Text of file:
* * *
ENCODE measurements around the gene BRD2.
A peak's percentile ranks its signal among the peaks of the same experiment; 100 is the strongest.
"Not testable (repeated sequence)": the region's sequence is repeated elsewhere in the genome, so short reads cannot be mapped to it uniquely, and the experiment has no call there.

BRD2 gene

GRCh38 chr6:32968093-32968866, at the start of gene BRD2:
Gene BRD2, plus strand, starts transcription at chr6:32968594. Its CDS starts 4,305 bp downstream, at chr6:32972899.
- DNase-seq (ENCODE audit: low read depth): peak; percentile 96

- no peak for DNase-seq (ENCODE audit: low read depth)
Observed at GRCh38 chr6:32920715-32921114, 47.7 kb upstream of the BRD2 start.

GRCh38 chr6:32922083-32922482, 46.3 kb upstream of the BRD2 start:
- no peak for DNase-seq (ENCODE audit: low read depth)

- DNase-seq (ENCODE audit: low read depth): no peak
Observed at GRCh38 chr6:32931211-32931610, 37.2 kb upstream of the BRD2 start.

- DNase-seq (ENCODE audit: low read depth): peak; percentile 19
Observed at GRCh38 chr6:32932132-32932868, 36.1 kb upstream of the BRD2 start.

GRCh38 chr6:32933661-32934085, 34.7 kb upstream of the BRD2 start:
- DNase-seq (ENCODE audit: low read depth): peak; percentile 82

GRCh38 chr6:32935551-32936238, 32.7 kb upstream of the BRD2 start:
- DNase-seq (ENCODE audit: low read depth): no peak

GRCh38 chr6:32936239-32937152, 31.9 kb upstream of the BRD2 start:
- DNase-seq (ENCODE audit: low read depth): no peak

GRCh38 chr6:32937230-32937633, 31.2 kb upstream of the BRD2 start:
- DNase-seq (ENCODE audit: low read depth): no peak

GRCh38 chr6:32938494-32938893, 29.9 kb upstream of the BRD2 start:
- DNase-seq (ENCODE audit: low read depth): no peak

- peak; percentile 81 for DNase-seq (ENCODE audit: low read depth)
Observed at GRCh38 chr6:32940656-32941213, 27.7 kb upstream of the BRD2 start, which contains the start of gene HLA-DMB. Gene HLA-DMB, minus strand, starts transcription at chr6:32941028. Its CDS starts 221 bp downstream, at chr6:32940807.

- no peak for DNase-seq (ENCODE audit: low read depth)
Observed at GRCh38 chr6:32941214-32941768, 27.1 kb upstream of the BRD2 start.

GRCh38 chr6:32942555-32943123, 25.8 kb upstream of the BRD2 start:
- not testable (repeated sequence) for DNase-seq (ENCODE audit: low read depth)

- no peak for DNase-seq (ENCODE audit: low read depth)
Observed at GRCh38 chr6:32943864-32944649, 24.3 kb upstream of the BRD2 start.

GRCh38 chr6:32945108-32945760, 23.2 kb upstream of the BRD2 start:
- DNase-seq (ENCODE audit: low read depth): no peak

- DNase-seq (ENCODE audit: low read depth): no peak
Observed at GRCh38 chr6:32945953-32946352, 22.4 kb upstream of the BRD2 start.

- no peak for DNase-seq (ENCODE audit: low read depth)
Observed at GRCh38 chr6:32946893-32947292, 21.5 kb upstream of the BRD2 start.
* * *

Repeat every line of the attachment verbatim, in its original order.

ENCODE measurements around the gene BRD2.
A peak's percentile ranks its signal among the peaks of the same experiment; 100 is the strongest.
"Not testable (repeated sequence)": the region's sequence is repeated elsewhere in the genome, so short reads cannot be mapped to it uniquely, and the experiment has no call there.

BRD2 gene

GRCh38 chr6:32968093-32968866, at the start of gene BRD2:
Gene BRD2, plus strand, starts transcription at chr6:32968594. Its CDS starts 4,305 bp downstream, at chr6:32972899.
- DNase-seq (ENCODE audit: low read depth): peak; percentile 96

- no peak for DNase-seq (ENCODE audit: low read depth)
Observed at GRCh38 chr6:32920715-32921114, 47.7 kb upstream of the BRD2 start.

GRCh38 chr6:32922083-32922482, 46.3 kb upstream of the BRD2 start:
- no peak for DNase-seq (ENCODE audit: low read depth)

- DNase-seq (ENCODE audit: low read depth): no peak
Observed at GRCh38 chr6:32931211-32931610, 37.2 kb upstream of the BRD2 start.

- DNase-seq (ENCODE audit: low read depth): peak; percentile 19
Observed at GRCh38 chr6:32932132-32932868, 36.1 kb upstream of the BRD2 start.

GRCh38 chr6:32933661-32934085, 34.7 kb upstream of the BRD2 start:
- DNase-seq (ENCODE audit: low read depth): peak; percentile 82

GRCh38 chr6:32935551-32936238, 32.7 kb upstream of the BRD2 start:
- DNase-seq (ENCODE audit: low read depth): no peak

GRCh38 chr6:32936239-32937152, 31.9 kb upstream of the BRD2 start:
- DNase-seq (ENCODE audit: low read depth): no peak

GRCh38 chr6:32937230-32937633, 31.2 kb upstream of the BRD2 start:
- DNase-seq (ENCODE audit: low read depth): no peak

GRCh38 chr6:32938494-32938893, 29.9 kb upstream of the BRD2 start:
- DNase-seq (ENCODE audit: low read depth): no peak

- peak; percentile 81 for DNase-seq (ENCODE audit: low read depth)
Observed at GRCh38 chr6:32940656-32941213, 27.7 kb upstream of the BRD2 start, which contains the start of gene HLA-DMB. Gene HLA-DMB, minus strand, starts transcription at chr6:32941028. Its CDS starts 221 bp downstream, at chr6:32940807.

- no peak for DNase-seq (ENCODE audit: low read depth)
Observed at GRCh38 chr6:32941214-32941768, 27.1 kb upstream of the BRD2 start.

GRCh38 chr6:32942555-32943123, 25.8 kb upstream of the BRD2 start:
- not testable (repeated sequence) for DNase-seq (ENCODE audit: low read depth)

- no peak for DNase-seq (ENCODE audit: low read depth)
Observed at GRCh38 chr6:32943864-32944649, 24.3 kb upstream of the BRD2 start.

GRCh38 chr6:32945108-32945760, 23.2 kb upstream of the BRD2 start:
- DNase-seq (ENCODE audit: low read depth): no peak

- DNase-seq (ENCODE audit: low read depth): no peak
Observed at GRCh38 chr6:32945953-32946352, 22.4 kb upstream of the BRD2 start.

- no peak for DNase-seq (ENCODE audit: low read depth)
Observed at GRCh38 chr6:32946893-32947292, 21.5 kb upstream of the BRD2 start.